Planet FoxPro

September 02, 2014

Alex Feldstein

September 01, 2014

Alex Feldstein

August 31, 2014

www.atoutfox.org - Contributions

Fonctions avec Active Directory et LDAP

Voici quelques fonctions utiles pour gérer les usagers dans Active Directory avec Foxpro. Ces fonctions requiert que vous soyez sur le meme serveur (ou sur le meme LAN) qu'Active Directory.

by Mike Gagnon at August 31, 2014 01:12 PM

Alex Feldstein

Articles

MSCC: Entrepreneurship and start-up culture (in Mauritius)

Logo of the Mauritius Software Craftsmanship CommunityAfter skipping a monthly meetup back in July it was highly anticipated that we are going to get together again during August. And wow, what an experience it has been... Not only the event itself but also the week before, and topics and conversations during the meeting, and the first responses and comments these days. But let's start from the beginning and let me directly announce this: New Record!

Yes, we did it once more again, and topped the previous number of attendees. Prior to the meetup we already had 29 member and 3 guest registration, and yesterday we had about 35 IT-loving craftsmen literally cramped into both meeting rooms at the Ebene Accelerator - Thanks again!

Quite frankly, it was packed early, and new arrivals were still coming. Awesome!

Meetup announcement: Entrepreneurship and start-up culture (in Mauritius)

Having the idea of starting your business is always a great opportunity. And with the right concepts, perseverance and consistency of doing things, you will likely be successful. But the path to success is full of obstacles and problems to be solved. Just too often it happens that young people fail in their persuade to glory due to small issues not thought about or misleading information.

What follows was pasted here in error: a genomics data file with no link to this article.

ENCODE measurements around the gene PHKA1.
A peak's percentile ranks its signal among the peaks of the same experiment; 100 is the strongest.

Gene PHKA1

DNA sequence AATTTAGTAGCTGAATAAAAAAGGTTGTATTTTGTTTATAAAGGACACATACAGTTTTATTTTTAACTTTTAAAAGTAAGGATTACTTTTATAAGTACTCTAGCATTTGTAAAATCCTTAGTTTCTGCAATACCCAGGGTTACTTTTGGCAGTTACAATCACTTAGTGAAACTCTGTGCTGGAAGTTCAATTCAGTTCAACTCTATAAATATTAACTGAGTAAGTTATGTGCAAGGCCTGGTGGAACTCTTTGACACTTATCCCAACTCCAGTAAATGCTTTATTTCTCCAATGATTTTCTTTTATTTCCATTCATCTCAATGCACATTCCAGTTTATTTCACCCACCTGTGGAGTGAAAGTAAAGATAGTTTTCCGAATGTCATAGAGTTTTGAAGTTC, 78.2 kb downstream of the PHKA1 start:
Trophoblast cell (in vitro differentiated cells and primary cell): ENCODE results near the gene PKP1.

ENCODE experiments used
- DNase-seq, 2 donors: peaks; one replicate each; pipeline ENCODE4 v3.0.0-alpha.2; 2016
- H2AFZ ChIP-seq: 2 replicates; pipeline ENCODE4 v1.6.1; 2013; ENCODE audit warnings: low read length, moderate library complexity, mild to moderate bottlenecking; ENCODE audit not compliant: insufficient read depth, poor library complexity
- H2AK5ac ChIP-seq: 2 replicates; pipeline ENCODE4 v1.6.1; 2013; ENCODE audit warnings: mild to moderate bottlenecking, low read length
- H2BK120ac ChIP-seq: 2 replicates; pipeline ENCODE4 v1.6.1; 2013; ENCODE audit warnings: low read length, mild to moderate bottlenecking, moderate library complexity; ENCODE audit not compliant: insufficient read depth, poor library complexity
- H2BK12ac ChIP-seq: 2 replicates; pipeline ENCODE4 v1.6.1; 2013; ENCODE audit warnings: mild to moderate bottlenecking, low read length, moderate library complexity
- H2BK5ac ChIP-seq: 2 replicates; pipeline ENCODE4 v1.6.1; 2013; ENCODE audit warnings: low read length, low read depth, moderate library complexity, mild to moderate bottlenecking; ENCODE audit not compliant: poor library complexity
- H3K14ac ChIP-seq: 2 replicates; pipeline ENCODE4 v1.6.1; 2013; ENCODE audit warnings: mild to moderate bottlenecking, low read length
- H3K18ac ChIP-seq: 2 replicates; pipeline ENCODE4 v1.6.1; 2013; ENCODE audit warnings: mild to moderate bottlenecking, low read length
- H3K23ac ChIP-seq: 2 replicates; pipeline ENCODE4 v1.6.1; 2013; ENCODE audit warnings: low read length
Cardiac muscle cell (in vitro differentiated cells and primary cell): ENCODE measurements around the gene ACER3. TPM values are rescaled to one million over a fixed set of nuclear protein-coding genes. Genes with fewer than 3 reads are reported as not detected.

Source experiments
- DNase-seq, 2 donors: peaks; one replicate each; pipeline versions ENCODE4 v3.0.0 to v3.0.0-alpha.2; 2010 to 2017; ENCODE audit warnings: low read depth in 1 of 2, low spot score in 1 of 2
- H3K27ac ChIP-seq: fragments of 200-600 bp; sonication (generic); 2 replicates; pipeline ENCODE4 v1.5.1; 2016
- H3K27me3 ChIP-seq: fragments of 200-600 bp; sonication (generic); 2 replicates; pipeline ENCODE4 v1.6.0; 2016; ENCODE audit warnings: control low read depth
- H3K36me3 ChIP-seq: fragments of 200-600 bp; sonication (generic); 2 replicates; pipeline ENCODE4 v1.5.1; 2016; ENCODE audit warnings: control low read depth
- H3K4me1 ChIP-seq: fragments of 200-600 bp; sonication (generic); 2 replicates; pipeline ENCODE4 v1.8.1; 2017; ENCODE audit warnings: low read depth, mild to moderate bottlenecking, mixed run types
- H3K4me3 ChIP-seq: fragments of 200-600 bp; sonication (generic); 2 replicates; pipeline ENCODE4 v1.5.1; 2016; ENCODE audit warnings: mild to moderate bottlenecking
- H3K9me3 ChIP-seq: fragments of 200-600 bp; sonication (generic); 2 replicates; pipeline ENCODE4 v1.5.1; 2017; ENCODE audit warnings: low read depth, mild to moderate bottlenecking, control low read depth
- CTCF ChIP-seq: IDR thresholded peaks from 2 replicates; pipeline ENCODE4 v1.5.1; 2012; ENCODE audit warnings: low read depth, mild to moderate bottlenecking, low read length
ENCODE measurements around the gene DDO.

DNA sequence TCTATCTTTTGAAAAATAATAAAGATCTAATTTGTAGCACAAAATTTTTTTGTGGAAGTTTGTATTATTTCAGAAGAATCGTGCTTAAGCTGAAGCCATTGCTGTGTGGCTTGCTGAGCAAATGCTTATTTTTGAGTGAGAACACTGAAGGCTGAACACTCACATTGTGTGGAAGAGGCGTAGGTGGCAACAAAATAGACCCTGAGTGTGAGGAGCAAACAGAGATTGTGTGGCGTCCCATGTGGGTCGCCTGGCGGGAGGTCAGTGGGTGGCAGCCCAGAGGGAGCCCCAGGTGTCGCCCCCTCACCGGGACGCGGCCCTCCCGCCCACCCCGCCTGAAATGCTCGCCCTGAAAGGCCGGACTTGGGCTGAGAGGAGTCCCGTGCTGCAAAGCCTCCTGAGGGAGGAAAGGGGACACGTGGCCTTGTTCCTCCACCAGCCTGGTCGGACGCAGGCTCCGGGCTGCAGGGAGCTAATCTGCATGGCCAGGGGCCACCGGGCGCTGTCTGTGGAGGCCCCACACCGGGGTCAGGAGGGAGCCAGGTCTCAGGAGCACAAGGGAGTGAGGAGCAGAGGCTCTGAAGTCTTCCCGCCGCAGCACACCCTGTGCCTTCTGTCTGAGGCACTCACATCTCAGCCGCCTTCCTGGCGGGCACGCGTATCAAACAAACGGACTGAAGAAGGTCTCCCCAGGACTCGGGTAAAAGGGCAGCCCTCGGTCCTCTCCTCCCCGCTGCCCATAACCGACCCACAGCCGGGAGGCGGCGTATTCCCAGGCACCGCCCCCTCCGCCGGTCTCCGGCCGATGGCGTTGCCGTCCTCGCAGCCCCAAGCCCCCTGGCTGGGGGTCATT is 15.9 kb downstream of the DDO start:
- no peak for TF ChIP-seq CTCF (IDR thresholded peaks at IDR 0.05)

This month's meetup is about the experience of existing start-ups and recent entrepreneurs here on the island. We are going to have a group of people to report about their journey, to share their knowledge, and to exchange about some nasty issues that might arise on your way to run your own business.

Everyone is largely invited to join our community meetup, and get some inspiration, some answers, and maybe also great ideas for new business opportunities on the way.

Our guest speakers in order of appearance:

As you can see, the meeting was put up with a high emphasis on real world experience and sharing of knowledge. Something surely to talk about and discuss in a room.

My first thoughts...

Alright, let me quickly note down my first impression of our get-together and then guide you through some of the details:

"It was a very interesting monthly meetup and lots of information, different opinions and serious business advice. It was great to see the variety of obstacles faced and managed...

And thanks to our mixture of speakers from Mauritius, Switzerland, India, and indirectly from France and Germany at least I had a good insight on various topics, attitudes and recommendations.

Looking forward to a follow up on this topic in the near future... Maybe as an Happy Hour at another premise. ;-)"

Truly, it was a great experience to have this kind of variety in terms of business experience and opinions. I got a lot of new input for my own business at IOS Indian Ocean Software Ltd. and some great advice to follow up during the next couple of weeks.

Reactions of other attendees

As usual, I'd like to give you feedback from other craftsmen first:

"Oh it was very inspiring, learned new Awesome stuffs and enjoy a lot to discover new opportunities, tips and tricks and most of all I got to increase my networking with new guys with crazy horizon :)" -- Shamsher on event comments

"Great session - I loved the different perspectives presented today." -- Dan on event comments

"This community is doing some Great stuffs and I recommend to any developer to check them out. You have everything to gain from it, nothing to lose I was so focused on the presentations that I just couldn't take more pics" -- Kevin on Facebook

"They [Vincent and Louis] stressed on the facilities provided by Ebène Accelerator and how it was relatively easy to set up a business in Mauritius. As at date they have a lot of Mauritian customers and shared tips that should be useful to those wishing to have their startup at the incubator." -- Ish on Talks on Entrepreneurship